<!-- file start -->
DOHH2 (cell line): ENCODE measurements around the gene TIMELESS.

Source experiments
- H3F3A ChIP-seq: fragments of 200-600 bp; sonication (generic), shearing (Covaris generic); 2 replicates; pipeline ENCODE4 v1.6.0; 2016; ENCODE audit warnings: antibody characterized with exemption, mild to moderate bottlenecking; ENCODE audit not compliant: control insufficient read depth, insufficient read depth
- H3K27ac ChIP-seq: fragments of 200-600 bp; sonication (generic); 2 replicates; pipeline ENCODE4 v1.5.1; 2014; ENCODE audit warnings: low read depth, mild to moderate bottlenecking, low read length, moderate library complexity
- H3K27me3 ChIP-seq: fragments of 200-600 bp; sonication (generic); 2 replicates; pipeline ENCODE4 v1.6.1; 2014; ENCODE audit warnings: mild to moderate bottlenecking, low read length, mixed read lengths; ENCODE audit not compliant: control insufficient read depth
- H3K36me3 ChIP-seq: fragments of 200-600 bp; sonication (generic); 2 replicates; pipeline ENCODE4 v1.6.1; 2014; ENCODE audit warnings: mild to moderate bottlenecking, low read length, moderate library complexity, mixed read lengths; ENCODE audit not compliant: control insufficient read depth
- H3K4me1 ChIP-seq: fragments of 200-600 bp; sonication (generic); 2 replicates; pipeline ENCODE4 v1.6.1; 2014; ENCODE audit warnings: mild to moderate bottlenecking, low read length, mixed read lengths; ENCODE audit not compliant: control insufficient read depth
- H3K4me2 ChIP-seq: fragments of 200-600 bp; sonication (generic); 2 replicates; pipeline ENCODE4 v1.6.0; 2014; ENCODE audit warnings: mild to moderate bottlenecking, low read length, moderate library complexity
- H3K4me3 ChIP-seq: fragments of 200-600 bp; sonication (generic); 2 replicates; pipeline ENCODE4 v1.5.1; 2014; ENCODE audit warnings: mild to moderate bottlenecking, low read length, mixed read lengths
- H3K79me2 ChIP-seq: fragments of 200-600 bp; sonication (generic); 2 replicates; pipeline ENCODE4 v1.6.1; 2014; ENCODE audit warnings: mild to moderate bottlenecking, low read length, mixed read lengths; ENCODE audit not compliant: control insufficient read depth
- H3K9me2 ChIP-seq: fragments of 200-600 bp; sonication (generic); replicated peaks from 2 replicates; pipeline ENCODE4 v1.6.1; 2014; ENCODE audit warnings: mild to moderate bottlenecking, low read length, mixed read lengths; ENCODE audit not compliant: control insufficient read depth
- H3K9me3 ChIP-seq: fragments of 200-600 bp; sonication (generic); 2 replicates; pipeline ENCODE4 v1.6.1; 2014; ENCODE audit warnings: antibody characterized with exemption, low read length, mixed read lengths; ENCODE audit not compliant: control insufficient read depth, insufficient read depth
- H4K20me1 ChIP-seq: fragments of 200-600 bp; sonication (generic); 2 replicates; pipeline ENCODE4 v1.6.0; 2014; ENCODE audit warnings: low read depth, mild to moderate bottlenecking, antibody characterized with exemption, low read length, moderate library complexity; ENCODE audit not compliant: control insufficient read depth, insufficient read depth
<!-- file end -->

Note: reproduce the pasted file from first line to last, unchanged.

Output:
DOHH2 (cell line): ENCODE measurements around the gene TIMELESS.

Source experiments
- H3F3A ChIP-seq: fragments of 200-600 bp; sonication (generic), shearing (Covaris generic); 2 replicates; pipeline ENCODE4 v1.6.0; 2016; ENCODE audit warnings: antibody characterized with exemption, mild to moderate bottlenecking; ENCODE audit not compliant: control insufficient read depth, insufficient read depth
- H3K27ac ChIP-seq: fragments of 200-600 bp; sonication (generic); 2 replicates; pipeline ENCODE4 v1.5.1; 2014; ENCODE audit warnings: low read depth, mild to moderate bottlenecking, low read length, moderate library complexity
- H3K27me3 ChIP-seq: fragments of 200-600 bp; sonication (generic); 2 replicates; pipeline ENCODE4 v1.6.1; 2014; ENCODE audit warnings: mild to moderate bottlenecking, low read length, mixed read lengths; ENCODE audit not compliant: control insufficient read depth
- H3K36me3 ChIP-seq: fragments of 200-600 bp; sonication (generic); 2 replicates; pipeline ENCODE4 v1.6.1; 2014; ENCODE audit warnings: mild to moderate bottlenecking, low read length, moderate library complexity, mixed read lengths; ENCODE audit not compliant: control insufficient read depth
- H3K4me1 ChIP-seq: fragments of 200-600 bp; sonication (generic); 2 replicates; pipeline ENCODE4 v1.6.1; 2014; ENCODE audit warnings: mild to moderate bottlenecking, low read length, mixed read lengths; ENCODE audit not compliant: control insufficient read depth
- H3K4me2 ChIP-seq: fragments of 200-600 bp; sonication (generic); 2 replicates; pipeline ENCODE4 v1.6.0; 2014; ENCODE audit warnings: mild to moderate bottlenecking, low read length, moderate library complexity
- H3K4me3 ChIP-seq: fragments of 200-600 bp; sonication (generic); 2 replicates; pipeline ENCODE4 v1.5.1; 2014; ENCODE audit warnings: mild to moderate bottlenecking, low read length, mixed read lengths
- H3K79me2 ChIP-seq: fragments of 200-600 bp; sonication (generic); 2 replicates; pipeline ENCODE4 v1.6.1; 2014; ENCODE audit warnings: mild to moderate bottlenecking, low read length, mixed read lengths; ENCODE audit not compliant: control insufficient read depth
- H3K9me2 ChIP-seq: fragments of 200-600 bp; sonication (generic); replicated peaks from 2 replicates; pipeline ENCODE4 v1.6.1; 2014; ENCODE audit warnings: mild to moderate bottlenecking, low read length, mixed read lengths; ENCODE audit not compliant: control insufficient read depth
- H3K9me3 ChIP-seq: fragments of 200-600 bp; sonication (generic); 2 replicates; pipeline ENCODE4 v1.6.1; 2014; ENCODE audit warnings: antibody characterized with exemption, low read length, mixed read lengths; ENCODE audit not compliant: control insufficient read depth, insufficient read depth
- H4K20me1 ChIP-seq: fragments of 200-600 bp; sonication (generic); 2 replicates; pipeline ENCODE4 v1.6.0; 2014; ENCODE audit warnings: low read depth, mild to moderate bottlenecking, antibody characterized with exemption, low read length, moderate library complexity; ENCODE audit not compliant: control insufficient read depth, insufficient read depth